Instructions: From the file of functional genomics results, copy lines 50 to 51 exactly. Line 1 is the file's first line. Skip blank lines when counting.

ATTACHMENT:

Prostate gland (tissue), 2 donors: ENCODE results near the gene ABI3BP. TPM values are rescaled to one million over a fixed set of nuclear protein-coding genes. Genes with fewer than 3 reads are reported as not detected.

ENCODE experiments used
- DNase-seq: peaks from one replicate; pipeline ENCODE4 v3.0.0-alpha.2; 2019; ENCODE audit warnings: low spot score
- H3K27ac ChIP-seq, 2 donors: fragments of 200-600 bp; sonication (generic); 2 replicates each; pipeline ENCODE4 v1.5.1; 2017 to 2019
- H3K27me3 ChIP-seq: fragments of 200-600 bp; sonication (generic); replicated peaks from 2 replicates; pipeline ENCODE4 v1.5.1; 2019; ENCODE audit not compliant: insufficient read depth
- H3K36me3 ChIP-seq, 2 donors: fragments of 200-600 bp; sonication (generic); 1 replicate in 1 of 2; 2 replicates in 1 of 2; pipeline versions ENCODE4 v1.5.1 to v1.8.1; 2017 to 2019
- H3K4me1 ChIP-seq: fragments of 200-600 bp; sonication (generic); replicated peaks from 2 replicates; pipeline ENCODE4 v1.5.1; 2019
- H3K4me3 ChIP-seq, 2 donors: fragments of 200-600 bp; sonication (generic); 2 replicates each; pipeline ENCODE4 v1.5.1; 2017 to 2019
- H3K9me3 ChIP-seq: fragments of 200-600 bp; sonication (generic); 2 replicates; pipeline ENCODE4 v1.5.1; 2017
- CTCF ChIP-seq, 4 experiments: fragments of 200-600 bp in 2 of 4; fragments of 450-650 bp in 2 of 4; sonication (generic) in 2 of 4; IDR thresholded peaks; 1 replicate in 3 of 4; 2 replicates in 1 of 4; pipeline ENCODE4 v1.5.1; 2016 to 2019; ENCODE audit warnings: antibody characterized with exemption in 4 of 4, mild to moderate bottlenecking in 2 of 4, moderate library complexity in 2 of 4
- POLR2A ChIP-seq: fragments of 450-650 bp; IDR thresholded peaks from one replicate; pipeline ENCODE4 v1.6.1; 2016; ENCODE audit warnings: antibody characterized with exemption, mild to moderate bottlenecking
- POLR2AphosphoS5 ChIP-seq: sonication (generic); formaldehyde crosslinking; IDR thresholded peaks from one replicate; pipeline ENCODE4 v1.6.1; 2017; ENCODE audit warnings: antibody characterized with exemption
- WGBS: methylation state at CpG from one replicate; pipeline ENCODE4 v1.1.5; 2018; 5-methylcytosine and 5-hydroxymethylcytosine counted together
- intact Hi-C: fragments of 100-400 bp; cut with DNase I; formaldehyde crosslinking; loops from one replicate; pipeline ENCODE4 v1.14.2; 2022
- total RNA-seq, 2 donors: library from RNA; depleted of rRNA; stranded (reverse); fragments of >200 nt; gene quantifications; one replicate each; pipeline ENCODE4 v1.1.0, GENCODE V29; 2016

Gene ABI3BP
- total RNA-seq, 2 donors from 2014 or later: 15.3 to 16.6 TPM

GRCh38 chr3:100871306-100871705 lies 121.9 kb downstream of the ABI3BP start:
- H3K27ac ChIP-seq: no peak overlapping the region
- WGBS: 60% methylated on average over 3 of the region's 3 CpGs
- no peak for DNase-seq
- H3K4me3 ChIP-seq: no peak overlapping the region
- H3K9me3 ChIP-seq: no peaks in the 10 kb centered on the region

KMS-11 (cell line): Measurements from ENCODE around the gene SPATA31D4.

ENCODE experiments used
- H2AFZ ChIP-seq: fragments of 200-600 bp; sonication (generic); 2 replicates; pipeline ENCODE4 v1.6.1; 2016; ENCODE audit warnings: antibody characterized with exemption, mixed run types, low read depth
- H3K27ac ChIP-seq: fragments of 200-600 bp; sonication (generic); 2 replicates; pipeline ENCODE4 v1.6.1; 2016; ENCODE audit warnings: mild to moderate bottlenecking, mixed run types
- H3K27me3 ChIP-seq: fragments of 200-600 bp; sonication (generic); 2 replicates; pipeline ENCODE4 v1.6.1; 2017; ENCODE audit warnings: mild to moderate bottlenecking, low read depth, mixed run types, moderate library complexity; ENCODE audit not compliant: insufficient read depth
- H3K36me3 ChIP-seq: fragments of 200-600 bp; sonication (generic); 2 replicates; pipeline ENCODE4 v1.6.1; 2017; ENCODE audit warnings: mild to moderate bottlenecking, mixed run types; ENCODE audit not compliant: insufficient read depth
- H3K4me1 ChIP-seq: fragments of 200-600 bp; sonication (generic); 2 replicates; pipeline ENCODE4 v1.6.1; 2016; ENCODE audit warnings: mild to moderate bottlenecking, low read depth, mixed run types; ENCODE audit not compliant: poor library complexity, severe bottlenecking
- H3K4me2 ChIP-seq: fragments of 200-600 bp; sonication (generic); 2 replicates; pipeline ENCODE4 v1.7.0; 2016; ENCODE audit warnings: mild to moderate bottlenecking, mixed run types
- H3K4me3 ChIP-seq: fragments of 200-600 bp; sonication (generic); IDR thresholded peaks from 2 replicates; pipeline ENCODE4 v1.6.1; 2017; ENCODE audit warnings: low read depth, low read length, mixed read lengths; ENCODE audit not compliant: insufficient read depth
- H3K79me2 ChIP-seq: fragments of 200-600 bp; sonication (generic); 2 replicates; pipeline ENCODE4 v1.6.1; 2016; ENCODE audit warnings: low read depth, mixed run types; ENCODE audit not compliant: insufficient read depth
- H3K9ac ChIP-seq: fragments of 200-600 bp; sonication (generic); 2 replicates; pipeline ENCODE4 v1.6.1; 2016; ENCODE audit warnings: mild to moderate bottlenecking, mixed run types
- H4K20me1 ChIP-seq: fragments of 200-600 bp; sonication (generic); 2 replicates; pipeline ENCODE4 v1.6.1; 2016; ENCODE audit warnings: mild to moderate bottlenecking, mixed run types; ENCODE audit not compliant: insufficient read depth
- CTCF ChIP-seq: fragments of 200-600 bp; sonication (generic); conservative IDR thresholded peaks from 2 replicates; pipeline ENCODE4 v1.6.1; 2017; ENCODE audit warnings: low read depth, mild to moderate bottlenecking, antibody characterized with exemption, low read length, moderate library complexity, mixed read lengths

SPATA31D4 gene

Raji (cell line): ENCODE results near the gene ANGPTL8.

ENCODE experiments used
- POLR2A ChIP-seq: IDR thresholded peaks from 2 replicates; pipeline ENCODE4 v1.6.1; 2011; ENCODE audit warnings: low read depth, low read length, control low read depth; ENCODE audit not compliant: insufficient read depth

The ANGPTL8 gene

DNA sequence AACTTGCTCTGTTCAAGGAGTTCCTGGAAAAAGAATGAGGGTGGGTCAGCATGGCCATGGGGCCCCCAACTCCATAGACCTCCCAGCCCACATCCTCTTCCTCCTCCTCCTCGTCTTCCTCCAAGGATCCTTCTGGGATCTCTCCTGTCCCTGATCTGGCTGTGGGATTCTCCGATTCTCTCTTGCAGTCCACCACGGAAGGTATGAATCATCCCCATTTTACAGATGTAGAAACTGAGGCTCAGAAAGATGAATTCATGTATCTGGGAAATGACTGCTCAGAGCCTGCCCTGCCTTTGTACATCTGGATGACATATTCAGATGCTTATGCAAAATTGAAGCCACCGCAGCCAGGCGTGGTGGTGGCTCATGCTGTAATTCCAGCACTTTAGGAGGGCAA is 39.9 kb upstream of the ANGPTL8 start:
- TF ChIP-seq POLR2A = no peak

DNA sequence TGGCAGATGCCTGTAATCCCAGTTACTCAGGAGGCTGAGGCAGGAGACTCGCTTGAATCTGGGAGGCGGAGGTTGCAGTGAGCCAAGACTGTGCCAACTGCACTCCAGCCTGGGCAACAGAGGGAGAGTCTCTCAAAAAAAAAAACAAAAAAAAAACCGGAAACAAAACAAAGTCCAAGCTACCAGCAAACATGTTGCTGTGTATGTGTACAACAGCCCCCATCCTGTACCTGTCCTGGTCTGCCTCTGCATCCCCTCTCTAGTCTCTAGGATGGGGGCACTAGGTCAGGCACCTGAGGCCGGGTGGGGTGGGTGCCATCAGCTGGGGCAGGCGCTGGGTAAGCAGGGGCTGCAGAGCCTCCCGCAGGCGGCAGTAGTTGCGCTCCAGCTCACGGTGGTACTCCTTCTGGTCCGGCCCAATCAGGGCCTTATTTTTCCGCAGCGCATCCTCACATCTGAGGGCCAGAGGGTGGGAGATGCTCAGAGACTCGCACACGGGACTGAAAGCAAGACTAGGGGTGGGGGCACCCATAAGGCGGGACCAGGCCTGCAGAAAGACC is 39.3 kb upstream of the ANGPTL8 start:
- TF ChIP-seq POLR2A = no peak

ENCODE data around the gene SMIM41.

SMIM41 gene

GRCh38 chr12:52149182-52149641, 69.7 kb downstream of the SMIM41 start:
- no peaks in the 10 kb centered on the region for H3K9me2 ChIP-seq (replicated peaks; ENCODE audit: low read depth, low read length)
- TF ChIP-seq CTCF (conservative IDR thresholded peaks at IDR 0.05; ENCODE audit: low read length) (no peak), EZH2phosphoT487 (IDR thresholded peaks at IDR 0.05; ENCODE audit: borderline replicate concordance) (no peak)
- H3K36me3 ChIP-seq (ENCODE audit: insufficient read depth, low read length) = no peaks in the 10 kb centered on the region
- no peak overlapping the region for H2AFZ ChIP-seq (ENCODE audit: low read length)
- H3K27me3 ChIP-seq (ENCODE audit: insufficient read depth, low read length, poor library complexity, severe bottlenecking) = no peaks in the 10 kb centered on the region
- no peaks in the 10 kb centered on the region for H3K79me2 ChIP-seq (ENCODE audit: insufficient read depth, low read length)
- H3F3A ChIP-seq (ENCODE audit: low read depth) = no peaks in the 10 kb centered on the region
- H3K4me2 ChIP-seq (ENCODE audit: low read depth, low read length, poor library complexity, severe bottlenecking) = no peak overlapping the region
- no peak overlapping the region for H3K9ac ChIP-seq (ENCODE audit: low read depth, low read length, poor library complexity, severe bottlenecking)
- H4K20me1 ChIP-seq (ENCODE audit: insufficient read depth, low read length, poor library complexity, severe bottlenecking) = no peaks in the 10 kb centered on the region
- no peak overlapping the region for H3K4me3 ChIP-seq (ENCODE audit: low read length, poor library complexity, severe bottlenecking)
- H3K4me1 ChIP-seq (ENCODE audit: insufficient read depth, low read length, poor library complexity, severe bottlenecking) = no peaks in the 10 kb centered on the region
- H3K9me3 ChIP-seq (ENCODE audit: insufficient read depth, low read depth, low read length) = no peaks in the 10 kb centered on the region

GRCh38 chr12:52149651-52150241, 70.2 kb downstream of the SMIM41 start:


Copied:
- TF ChIP-seq CTCF (conservative IDR thresholded peaks at IDR 0.05; ENCODE audit: low read length) (no peak), EZH2phosphoT487 (IDR thresholded peaks at IDR 0.05; ENCODE audit: borderline replicate concordance) (no peak)
- H3K36me3 ChIP-seq (ENCODE audit: insufficient read depth, low read length) = no peaks in the 10 kb centered on the region